The following expenses are appropriate for my writing business and need adjustment for other types of businesses. These categories should get you started.

Personal Expenses

Your current monthly expenses, minus any related directly to any current “day job” (commuting? lunches? regular day care?)

Business Expenses (If unsure, estimate or ask others in your specialty.)

  • Rent/Utilities (if in rented office)
  • Telephone (does not include line charge for home line)
  • Internet and Database
  • Transportation (check IRS web site for deductible rate per business-related
  • mile; or use direct cost)
  • Office Supplies
  • Equipment (depreciated over life of the item)
  • Continuing Education/Organization Dues
  • Reference Materials
  • Copying
  • Postage
  • Administrative Support Services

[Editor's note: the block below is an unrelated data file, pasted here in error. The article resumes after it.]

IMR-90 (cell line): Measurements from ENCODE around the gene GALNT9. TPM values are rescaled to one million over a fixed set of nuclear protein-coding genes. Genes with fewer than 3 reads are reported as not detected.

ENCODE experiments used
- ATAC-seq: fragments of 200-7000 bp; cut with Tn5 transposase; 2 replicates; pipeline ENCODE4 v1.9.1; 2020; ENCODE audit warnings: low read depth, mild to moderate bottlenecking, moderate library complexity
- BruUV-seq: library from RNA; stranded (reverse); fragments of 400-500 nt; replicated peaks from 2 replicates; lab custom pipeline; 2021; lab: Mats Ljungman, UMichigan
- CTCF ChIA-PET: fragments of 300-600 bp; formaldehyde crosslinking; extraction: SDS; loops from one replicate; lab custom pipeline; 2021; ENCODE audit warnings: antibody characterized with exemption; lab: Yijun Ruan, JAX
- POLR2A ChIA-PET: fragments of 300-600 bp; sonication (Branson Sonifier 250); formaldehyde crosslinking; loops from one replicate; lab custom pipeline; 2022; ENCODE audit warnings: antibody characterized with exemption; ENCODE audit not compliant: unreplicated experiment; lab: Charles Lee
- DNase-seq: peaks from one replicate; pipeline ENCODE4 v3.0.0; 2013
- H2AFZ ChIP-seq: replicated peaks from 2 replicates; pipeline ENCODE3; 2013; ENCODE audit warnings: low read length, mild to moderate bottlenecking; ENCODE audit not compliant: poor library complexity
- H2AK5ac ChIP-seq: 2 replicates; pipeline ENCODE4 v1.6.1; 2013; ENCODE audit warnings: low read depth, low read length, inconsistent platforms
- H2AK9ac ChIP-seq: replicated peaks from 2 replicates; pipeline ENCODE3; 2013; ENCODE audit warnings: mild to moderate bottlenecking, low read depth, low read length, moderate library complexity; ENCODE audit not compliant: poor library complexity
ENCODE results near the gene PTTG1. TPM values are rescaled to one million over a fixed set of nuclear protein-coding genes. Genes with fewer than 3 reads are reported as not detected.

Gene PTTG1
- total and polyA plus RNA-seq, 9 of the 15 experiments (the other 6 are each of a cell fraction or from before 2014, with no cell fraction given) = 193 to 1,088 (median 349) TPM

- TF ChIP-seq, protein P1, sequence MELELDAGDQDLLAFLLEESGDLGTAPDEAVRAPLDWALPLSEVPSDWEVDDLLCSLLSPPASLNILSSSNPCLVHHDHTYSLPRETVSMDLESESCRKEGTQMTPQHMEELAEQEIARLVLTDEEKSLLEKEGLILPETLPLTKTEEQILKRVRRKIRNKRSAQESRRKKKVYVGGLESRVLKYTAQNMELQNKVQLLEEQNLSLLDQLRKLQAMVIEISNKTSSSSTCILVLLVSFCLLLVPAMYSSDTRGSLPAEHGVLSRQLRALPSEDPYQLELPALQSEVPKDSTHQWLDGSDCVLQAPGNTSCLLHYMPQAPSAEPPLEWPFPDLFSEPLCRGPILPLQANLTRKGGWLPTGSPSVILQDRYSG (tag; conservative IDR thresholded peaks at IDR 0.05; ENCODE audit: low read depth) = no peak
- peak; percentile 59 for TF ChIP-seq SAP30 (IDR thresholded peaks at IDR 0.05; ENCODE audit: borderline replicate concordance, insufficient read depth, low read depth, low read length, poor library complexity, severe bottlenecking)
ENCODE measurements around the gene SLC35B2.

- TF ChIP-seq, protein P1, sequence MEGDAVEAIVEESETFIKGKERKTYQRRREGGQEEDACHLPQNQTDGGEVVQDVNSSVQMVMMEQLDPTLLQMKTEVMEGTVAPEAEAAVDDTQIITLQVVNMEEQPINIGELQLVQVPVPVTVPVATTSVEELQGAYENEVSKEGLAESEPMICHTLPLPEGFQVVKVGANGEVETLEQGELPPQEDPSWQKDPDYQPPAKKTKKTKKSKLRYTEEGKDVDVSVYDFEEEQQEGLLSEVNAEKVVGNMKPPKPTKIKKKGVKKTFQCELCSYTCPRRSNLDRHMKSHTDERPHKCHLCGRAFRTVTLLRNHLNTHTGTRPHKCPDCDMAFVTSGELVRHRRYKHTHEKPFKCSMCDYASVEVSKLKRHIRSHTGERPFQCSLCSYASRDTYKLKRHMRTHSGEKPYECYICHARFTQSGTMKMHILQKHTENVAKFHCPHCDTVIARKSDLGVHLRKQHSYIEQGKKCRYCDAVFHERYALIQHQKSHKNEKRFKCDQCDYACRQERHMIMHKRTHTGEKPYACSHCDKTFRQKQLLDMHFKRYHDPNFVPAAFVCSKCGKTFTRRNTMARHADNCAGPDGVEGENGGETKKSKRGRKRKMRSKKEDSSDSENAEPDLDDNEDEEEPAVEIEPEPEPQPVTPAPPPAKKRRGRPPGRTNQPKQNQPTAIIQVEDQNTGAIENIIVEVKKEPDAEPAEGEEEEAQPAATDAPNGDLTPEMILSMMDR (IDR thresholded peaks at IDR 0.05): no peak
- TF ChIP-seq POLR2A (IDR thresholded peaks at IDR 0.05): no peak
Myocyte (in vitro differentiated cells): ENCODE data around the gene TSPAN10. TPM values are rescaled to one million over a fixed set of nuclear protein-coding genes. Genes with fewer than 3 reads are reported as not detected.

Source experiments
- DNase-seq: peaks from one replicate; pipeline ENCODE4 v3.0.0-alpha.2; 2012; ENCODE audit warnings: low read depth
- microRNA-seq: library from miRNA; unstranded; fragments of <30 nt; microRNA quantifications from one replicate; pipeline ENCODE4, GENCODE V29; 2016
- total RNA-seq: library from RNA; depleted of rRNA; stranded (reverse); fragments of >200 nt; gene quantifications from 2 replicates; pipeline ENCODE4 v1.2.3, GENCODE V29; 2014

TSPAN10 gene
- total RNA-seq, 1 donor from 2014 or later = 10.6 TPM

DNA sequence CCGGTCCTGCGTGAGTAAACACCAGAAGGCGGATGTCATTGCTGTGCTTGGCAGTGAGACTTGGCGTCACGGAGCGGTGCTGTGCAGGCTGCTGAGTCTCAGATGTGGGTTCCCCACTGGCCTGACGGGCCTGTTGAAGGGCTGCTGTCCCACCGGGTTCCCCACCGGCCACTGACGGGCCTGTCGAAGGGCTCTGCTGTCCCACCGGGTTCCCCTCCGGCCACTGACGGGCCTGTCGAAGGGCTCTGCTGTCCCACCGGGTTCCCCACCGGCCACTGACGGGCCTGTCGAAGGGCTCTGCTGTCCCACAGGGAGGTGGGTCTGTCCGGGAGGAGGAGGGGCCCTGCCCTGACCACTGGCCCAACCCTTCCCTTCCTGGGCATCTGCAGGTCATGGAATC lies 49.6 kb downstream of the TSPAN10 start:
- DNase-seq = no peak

• Advertising/Promotion/Marketing Expenses
  • Accountant/Attorney/Other Experts
  • Income Taxes and Social Security***
 ***Calculated as a percentage of gross income. Hint: calculate income minus expenses minus deductible benefits costs first, and then calculate tax on that figure; add to expenses then figure hourly rate. If you want to take a quicker approach, just estimate 25% of net income (income minus expenses). This is not absolutely accurate, but a decent ballpark.


Insurance (Health, Disability, Life)
Retirement Plan

Billable Hours

A full-time employee, excluding sick leave, holidays and two weeks vacation, works about 1800-1900 hours on average per year.

40 hrs. x 52 weeks = 2080 hrs. – 80 hrs. vacation – 40 hrs. holidays – 40 hrs. sick time = 1920 hrs.

Full-time entrepreneurs, counting marketing time, office management and general hassles—and sick time and vacation—yes, you'll need them, can bill an average of 900 hours per year.


Now you have the information to use method #1.

Average Hourly Rate=
Personal Expenses + Business Expenses + Benefits Cost
                          Billable Hours

Calculate the hourly rate and stick to it. And, don’t forget to recalculate it annually and give yourself a raise. As your expertise increases, you may find that you work faster and more efficiently. Also, you deserve it!

© Women Entrepreneurs of Southern Oregon (WESO)
Powered by Wild Apricot Membership Software